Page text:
Official newspaper of The University of Texas at Austin

The Daily Texan

Official newspaper of The University of Texas at Austin

The Daily Texan

Official newspaper of The University of Texas at Austin

The Daily Texan

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October 4, 2022

University, City of Austin plan highway caps for more space as part of I-35 expansion

Courtesy of the City of Austin

The University is currently working on a plan to build a series of highway caps connecting its campus to the other side of Interstate 35 after the highway undergoes expansion. The city of Austin expects the Texas Department of Transportation to complete the expansion by 2032.

Highway caps are large, wide bridges that stitch together land otherwise split by the highway. Cities often build amenities on top of these caps, like the Klyde Warren Park in Dallas. Richard Mendoza, the director of the Austin Transportation and Public Works Department, said in an email that the city could put greenspace or buildings up to three stories high on top of the caps, but is considering many options.

“Once there is a firm idea of cap locations and costs, the city will engage the public about the specifics of what types of amenities Austinites would like to see on top,” Mendoza said.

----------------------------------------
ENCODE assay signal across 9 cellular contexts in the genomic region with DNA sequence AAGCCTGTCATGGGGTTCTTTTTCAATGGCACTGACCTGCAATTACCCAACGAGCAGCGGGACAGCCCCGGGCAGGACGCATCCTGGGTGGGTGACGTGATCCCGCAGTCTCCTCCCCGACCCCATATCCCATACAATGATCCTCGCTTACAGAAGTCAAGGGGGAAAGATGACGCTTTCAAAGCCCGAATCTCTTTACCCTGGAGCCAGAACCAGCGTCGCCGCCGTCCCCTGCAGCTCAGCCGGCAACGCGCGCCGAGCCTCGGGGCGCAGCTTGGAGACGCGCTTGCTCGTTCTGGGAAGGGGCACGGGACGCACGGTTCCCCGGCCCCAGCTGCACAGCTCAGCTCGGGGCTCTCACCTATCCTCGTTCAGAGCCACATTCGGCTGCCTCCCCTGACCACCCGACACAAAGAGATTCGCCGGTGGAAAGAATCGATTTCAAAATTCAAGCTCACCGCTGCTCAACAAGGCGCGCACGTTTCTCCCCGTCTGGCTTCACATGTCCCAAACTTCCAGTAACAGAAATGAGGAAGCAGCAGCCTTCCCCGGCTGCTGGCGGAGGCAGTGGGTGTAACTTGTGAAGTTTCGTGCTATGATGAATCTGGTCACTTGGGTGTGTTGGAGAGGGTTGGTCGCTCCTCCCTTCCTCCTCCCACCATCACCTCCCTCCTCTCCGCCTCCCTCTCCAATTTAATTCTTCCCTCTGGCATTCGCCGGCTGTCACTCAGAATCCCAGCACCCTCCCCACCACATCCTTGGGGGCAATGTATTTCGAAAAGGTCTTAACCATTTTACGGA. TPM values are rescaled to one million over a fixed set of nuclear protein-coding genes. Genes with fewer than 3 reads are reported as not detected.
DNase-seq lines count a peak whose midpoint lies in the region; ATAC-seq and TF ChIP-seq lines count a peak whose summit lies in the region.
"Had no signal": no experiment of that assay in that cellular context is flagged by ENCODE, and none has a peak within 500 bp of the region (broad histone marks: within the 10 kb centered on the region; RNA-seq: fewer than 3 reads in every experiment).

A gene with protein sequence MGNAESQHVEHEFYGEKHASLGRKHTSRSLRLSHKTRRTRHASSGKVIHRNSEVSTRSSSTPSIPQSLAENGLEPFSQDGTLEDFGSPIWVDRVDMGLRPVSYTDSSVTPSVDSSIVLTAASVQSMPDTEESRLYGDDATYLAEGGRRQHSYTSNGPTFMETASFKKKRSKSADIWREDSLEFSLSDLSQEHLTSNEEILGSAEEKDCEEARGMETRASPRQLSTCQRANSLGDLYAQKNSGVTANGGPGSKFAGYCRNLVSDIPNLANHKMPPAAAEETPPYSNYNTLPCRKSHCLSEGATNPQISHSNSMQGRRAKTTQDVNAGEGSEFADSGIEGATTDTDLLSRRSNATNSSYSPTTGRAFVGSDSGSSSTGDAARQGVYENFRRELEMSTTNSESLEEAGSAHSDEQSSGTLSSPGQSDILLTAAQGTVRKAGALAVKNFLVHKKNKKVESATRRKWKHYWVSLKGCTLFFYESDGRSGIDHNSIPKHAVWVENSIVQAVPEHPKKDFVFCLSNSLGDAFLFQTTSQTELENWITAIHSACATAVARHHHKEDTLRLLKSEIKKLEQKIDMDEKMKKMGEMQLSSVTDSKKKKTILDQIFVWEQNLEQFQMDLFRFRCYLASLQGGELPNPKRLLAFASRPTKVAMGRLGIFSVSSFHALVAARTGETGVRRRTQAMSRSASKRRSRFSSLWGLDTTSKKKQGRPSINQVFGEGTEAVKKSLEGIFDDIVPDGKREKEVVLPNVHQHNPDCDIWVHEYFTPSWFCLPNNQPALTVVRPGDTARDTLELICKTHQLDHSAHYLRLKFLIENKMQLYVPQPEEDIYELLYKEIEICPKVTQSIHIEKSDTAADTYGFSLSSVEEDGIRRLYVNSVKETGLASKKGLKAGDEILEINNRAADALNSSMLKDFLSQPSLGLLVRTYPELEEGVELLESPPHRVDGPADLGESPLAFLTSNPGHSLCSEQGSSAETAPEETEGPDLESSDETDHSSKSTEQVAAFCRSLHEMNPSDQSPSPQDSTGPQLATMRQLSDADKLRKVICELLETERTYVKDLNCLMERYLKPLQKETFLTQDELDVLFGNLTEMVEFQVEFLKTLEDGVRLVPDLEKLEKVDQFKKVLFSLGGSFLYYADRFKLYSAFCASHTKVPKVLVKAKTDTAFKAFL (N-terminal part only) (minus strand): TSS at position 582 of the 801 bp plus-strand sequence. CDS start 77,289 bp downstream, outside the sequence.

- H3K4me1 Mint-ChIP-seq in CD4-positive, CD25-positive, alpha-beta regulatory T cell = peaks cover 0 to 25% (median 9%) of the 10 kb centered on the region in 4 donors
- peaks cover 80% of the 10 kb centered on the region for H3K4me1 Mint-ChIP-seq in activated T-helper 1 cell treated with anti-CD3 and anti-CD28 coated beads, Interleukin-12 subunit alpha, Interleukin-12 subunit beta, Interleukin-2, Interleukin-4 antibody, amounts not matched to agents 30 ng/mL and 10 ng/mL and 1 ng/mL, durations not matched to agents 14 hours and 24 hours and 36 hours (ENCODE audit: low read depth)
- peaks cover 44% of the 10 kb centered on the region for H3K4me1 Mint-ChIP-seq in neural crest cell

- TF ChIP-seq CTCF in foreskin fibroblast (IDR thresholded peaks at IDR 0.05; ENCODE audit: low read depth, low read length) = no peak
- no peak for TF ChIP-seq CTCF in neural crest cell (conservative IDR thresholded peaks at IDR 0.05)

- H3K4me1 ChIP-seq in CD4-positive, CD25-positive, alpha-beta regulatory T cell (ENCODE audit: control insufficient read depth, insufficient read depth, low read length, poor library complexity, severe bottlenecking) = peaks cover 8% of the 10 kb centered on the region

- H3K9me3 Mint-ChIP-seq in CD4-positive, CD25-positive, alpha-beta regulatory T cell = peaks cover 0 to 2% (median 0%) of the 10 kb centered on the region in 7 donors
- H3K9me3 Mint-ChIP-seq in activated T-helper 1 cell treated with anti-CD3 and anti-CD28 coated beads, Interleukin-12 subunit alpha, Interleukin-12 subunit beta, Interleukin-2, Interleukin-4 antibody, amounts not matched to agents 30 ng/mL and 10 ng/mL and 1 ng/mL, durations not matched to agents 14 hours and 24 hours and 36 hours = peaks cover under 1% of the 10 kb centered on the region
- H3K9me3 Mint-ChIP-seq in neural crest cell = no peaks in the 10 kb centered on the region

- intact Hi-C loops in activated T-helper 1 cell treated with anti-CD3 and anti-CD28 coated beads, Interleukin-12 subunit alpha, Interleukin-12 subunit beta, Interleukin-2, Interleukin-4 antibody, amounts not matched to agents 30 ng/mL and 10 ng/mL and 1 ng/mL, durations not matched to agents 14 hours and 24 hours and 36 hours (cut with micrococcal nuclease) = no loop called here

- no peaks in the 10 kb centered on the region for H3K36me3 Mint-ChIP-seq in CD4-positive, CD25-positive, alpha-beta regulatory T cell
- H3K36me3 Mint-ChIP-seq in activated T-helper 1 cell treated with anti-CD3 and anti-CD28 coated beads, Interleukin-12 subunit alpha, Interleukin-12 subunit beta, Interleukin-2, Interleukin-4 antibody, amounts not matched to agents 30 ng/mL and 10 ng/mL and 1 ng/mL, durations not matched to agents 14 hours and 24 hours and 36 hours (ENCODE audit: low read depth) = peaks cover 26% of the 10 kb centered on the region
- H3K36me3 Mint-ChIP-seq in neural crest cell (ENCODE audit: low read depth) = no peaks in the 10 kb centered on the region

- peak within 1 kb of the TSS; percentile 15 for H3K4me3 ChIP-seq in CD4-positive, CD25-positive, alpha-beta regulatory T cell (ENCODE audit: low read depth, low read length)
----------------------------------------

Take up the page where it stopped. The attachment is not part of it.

Brent Stringfellow, the University’s associate vice president for campus operations, said the University is working with TxDOT to conduct a feasibility study for the project. He said the study will inform the University and its partners on the best use of the caps for UT and the surrounding community.

Stringfellow said the University has slowly spread east over time, and these caps could bridge a gap between the main part of campus and University property on the other side of I-35.

“We’re mindful of … the historic divide (I-35 created) between the neighborhoods,” Stringfellow said. “(We are) looking at how the cap could effectively pull some of those elements back together.”

The University is also taking into consideration which programs and campus activities are near the interstate, Stringfellow said. Graduate student housing on the east side of I-35, as well as the Moody Center and the new Dell Medical School hospital all play a role in the University’s future decision to build these caps.

For now, UT is coordinating with TxDOT and the city of Austin so that each entity is on the same page, Stringfellow said.

“We have regular recurring meetings with both groups,” Stringfellow said. “We are trying to understand when we would need to make decisions, what kind of information TxDOT would need from us if the caps were to go forward. We’re also keeping in touch with the city of Austin to understand how they’re approaching the project.”

Mendoza and Stringfellow could not provide cost estimates for their portions of the project. If constructed, the University will fund the cap that stretches from 15th to Dean Keeton streets, while the city will fund the other proposed caps.

“The experience of driving on the freeway would be altered, as portions of the freeway would have a ‘ceiling’ effect caused by the cap structure on top,” Mendoza said. “However, a key function of the cap and stitch project is to connect East and West Austin by providing enhanced and safe methods of traveling by bike or walking.”

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